When discussing the economy, Republicans and Democrats alike commonly reference inflation or the cost of living. However, Republicans often frame the issue with terms such as “crushing,” “skyrocketing” or “Bidenflation,” while Democrats commonly reference “recovery” and frame inflation with terms such as “price gouging” and “corporate greed.”

Although a recent survey by the Center found that Republican voters are much more likely than Democrats to consider violent crime to be a serious issue, candidates from both parties have tweeted about violent crime at similar rates throughout the year. However, Republican candidates’ tweets on crime are often characterized by terms such as “homicide” or “robbery” and make references to urban areas such as “Chicago” or “NYC.” By contrast, Democratic candidates often frame violent crime in the context of mass gun violence, especially in schools

Republican candidates are more likely than Democrats to use negative language on Twitter – in general and for all major topics studied. When examining all candidate tweets in 2022, Republican candidates are more likely to take a negative tone: Some 33% of tweets from Republicans have used negative language, compared with 25% of tweets from Democrats. Republican candidates have been especially likely to use negative language when discussing topics such as immigration (54% of such tweets from Republicans were negative in tone), the economy (53%), the pandemic (51%), climate policy (46%) and LGBTQ+ issues (45%).

Indeed, none of the 16 substantive topics identified in this study saw a larger share of negative tweets from Democratic candidates than from Republican candidates.

A bar chart showing that across many issues, GOP candidates have been more likely than Democrats to use a negative tone on Twitter

Discussion of the economy has been a constant on Twitter during the 2022 campaign, but other topics have fluctuated over time. Candidate tweets mentioning the economy have been relatively consistent in terms of the overall volume of activity, with Democrats and Republicans trading places in terms of total tweets mentioning the economy from week to week. Similarly, immigration has been a relatively consistent theme, apart from a small increase coinciding with Florida Gov. Ron DeSantis’ decision to send migrants to Martha’s Vineyard in September.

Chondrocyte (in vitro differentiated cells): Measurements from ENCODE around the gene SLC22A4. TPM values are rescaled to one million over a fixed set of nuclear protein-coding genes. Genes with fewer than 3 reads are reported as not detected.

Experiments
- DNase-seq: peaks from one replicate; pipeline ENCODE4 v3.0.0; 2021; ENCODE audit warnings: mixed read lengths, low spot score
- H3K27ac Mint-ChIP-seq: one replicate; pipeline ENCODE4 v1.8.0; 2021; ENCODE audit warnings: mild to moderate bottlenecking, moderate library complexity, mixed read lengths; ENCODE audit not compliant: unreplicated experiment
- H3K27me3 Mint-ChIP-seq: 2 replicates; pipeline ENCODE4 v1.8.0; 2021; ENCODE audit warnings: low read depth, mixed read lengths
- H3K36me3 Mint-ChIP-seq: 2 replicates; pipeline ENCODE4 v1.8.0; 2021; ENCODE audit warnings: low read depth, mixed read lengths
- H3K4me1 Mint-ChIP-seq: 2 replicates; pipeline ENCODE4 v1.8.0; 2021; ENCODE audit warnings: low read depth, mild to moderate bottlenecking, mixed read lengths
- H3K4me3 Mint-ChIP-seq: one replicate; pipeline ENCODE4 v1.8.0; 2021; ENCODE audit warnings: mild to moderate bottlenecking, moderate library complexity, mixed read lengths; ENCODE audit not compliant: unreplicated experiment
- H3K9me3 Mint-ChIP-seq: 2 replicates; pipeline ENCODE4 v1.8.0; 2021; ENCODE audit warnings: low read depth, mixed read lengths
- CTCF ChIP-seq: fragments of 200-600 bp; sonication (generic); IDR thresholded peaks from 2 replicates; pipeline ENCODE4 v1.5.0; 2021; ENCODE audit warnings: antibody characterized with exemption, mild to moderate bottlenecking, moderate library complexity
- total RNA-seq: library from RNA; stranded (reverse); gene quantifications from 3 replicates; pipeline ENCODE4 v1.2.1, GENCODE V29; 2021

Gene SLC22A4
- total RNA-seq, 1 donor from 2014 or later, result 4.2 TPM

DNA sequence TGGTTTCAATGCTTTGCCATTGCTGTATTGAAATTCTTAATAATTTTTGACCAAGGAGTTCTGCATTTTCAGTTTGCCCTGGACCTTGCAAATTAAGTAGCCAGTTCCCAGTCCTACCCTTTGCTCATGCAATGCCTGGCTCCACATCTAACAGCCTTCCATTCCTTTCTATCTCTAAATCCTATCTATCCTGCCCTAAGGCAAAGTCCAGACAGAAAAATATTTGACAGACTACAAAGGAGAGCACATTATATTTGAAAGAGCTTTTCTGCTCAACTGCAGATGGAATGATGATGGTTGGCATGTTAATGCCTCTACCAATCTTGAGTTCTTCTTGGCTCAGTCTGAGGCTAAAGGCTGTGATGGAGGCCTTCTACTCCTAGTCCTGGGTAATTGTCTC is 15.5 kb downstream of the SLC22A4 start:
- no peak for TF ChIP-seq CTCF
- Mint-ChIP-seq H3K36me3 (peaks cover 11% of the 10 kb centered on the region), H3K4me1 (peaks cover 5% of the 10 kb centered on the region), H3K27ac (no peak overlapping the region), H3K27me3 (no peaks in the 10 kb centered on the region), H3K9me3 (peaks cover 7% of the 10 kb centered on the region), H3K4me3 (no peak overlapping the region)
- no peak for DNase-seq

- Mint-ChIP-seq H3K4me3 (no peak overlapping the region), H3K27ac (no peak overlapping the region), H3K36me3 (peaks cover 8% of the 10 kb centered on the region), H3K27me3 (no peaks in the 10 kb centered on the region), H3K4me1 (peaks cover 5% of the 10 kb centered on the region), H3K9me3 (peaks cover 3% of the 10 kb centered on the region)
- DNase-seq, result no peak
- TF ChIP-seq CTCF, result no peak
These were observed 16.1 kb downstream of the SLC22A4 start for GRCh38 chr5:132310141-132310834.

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Other topics have shifted in both overall volume and partisan composition over the course of the year. For instance, the Supreme Court’s decision to overturn Roe v. Wade and the shooting at Robb Elementary School in Uvalde, Texas, led to significant spikes in candidate tweets mentioning abortion and guns, respectively. And in each case, Democratic candidates have continued to tweet about these issues at substantially higher rates than Republicans.

A line graph showing that candidate tweets about some issues – including abortion, foreign policy, guns and immigration – have increased sharply in response to news events

After a brief period of interest in the early part of the year, candidate discussion of the COVID-19 pandemic has largely faded from sight. One of the defining events of recent years, the COVID-19 pandemic, has largely faded from the political conversation over the course of the 2022 campaign. Candidates for office have tweeted roughly 70,000 times about the pandemic since Jan. 1, but nearly half of those tweets (46%) were posted during the first three months of the year. From Sept. 1 through Oct. 24, candidates mentioned the pandemic in just under 11,000 tweets.

For registered voters, the pandemic also has slipped as a campaign issue. In an October survey by the Center, just 23% of voters said COVID-19 is very important to their vote this year – the lowest percentage among the 18 issues asked about in the survey and down from 33% in March.